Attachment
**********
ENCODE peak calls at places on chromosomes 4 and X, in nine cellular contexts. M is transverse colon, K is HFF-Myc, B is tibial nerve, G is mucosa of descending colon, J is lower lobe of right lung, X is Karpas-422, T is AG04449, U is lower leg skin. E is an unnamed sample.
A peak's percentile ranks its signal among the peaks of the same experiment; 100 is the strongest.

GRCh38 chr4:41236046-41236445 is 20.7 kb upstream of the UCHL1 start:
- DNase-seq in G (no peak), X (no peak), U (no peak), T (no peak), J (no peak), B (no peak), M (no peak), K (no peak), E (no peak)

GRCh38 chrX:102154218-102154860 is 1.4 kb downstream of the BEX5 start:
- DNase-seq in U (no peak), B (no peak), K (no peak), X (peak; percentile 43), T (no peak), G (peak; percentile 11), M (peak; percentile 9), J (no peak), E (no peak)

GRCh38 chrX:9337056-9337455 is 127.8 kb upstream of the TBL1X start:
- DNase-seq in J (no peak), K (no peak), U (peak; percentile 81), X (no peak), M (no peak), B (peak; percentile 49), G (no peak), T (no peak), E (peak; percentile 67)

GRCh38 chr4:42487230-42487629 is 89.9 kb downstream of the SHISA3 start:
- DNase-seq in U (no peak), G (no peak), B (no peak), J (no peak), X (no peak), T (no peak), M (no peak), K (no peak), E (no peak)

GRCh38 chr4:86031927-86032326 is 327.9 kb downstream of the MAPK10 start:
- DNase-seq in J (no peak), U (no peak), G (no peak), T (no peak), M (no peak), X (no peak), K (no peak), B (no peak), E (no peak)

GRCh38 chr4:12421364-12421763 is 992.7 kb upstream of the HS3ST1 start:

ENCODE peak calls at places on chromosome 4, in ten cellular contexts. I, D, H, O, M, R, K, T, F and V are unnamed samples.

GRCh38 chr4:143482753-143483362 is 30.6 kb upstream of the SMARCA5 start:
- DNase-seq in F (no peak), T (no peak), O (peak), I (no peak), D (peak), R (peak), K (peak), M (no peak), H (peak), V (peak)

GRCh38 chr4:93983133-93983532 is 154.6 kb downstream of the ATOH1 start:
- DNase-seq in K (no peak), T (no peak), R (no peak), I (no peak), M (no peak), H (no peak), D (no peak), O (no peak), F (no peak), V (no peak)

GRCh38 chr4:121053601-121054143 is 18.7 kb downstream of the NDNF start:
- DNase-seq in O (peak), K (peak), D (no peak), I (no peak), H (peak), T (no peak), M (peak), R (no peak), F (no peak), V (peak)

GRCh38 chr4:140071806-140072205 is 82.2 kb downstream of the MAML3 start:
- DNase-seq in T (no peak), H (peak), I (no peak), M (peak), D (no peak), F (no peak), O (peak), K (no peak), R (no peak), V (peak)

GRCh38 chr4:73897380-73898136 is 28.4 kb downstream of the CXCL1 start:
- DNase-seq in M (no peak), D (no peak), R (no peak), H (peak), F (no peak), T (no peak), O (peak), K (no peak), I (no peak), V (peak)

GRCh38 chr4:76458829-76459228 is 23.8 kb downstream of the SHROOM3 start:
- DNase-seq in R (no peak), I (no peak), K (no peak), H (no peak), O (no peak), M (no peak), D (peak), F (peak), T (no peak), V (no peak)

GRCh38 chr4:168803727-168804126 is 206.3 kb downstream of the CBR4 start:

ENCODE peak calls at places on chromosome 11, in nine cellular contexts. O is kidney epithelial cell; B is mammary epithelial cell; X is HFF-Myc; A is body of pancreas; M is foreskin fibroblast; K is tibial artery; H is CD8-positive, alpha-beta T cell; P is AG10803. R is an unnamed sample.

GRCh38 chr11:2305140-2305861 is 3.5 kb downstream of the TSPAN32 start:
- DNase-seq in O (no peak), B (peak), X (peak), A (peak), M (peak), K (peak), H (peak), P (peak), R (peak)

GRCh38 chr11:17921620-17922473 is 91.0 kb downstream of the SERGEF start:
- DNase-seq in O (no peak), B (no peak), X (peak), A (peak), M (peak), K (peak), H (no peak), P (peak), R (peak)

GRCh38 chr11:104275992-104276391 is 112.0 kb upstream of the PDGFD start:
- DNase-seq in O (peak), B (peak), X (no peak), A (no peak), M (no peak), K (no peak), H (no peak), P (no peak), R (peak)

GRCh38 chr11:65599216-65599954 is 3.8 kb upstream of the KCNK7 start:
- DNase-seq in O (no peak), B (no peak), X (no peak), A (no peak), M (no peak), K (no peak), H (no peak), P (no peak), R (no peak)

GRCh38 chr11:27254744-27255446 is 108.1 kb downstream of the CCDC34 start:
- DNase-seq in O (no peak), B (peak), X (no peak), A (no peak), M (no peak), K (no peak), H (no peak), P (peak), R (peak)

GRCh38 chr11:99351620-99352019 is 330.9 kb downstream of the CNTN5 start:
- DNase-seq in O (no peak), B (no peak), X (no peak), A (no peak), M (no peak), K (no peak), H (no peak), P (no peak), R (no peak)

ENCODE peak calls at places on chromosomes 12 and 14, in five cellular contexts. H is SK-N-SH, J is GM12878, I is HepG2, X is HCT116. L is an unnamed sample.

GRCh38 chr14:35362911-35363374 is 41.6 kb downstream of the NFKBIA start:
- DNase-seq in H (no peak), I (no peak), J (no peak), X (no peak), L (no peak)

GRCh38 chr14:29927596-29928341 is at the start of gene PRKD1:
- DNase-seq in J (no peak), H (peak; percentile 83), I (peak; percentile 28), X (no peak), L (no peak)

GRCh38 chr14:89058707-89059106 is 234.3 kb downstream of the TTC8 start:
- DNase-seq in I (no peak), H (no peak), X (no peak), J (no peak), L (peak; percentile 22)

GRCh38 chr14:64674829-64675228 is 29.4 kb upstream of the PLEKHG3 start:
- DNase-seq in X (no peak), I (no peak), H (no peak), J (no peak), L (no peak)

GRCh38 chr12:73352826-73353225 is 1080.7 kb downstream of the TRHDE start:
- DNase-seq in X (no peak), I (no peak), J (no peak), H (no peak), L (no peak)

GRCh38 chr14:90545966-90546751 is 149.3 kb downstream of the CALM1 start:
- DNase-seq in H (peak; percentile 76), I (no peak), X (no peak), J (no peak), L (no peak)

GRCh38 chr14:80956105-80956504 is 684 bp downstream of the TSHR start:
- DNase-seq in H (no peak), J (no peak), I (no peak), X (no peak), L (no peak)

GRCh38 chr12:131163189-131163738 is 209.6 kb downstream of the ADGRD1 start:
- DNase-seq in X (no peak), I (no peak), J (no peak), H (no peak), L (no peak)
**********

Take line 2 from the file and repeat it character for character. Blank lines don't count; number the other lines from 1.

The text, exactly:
A peak's percentile ranks its signal among the peaks of the same experiment; 100 is the strongest.